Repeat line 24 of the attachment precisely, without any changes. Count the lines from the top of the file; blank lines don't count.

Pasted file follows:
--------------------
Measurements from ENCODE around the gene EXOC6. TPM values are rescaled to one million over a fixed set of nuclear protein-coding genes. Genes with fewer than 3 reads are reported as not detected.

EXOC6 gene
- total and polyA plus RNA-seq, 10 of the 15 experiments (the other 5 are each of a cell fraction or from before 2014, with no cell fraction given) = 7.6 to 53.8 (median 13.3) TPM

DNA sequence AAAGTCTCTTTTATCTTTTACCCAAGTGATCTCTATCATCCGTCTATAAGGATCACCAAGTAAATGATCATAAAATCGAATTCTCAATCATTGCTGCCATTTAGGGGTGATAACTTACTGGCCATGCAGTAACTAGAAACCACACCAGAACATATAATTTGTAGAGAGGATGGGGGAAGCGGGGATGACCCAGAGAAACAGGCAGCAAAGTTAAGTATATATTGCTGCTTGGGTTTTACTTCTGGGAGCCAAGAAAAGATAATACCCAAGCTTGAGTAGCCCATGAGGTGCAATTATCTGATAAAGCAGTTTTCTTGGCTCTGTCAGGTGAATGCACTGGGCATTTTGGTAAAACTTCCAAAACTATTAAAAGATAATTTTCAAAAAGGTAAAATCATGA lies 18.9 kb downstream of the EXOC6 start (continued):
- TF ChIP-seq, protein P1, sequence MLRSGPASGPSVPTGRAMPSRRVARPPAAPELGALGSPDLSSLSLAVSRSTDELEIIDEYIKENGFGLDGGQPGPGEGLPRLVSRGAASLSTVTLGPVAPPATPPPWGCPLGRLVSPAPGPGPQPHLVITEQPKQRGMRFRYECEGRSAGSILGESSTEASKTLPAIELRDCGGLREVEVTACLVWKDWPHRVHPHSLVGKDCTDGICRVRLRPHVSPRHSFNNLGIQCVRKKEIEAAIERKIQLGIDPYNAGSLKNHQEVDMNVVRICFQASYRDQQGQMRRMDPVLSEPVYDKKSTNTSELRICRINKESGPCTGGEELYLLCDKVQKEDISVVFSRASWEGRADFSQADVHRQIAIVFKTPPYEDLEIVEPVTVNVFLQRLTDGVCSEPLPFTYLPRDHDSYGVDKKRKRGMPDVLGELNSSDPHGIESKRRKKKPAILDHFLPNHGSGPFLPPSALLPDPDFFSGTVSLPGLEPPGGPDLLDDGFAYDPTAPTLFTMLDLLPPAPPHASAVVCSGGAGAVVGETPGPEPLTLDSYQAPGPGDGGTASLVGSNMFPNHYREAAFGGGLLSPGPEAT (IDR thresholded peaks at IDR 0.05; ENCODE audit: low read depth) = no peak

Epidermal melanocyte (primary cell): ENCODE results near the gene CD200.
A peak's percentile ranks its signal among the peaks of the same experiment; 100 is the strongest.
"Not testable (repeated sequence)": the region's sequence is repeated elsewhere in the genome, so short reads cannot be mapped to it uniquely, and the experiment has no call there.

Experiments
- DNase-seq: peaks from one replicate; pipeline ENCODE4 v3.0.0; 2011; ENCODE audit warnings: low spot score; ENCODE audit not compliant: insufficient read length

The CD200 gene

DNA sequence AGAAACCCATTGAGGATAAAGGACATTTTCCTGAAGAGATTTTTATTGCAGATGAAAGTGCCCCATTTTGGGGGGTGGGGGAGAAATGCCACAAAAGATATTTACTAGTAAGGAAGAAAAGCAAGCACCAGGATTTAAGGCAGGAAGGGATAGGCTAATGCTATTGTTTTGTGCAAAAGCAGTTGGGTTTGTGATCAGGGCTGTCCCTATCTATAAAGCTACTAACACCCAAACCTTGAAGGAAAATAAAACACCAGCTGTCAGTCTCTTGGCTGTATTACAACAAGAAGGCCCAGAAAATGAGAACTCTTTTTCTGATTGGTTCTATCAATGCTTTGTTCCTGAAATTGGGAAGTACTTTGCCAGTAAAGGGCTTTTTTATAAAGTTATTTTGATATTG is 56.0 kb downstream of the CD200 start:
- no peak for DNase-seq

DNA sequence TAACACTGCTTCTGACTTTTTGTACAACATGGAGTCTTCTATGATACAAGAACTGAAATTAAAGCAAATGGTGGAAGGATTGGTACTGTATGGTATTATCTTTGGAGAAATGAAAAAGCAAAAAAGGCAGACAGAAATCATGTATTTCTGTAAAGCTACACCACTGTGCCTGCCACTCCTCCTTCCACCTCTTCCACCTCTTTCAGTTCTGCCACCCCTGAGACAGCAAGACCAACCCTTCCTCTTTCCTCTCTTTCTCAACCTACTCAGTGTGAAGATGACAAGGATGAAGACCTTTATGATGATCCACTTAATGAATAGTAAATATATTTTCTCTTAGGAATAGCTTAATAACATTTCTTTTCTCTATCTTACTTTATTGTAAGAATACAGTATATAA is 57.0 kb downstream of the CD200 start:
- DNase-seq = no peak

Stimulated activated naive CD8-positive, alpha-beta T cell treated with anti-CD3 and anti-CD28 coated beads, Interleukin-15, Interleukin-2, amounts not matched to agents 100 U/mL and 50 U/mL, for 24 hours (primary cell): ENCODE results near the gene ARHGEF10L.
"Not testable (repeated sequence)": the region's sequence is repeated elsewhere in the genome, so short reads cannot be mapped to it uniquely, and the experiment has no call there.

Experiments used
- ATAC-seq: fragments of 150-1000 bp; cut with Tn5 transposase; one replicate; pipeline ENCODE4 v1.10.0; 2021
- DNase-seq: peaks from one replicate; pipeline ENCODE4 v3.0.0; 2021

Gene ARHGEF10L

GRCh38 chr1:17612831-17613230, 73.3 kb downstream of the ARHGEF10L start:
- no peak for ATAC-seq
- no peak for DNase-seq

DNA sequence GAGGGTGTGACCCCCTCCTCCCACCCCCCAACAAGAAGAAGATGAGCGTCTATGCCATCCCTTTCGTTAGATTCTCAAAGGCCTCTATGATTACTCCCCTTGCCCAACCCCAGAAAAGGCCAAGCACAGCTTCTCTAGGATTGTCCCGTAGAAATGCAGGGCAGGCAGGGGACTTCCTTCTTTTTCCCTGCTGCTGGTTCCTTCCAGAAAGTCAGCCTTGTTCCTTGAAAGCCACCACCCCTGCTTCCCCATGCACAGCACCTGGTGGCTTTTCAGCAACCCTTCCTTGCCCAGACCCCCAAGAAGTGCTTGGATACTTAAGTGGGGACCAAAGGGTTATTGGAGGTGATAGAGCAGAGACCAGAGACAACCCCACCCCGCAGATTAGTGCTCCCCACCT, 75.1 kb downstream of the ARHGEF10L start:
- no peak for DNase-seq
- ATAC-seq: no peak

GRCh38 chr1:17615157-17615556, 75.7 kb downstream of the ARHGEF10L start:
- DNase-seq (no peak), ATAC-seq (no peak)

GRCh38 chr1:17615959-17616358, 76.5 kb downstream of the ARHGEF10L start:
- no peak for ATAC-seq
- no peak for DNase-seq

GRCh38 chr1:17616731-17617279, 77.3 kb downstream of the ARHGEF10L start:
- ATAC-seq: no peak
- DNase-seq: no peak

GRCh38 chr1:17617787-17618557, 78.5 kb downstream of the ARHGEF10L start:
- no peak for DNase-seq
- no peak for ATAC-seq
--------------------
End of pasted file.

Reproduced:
- no peak for DNase-seq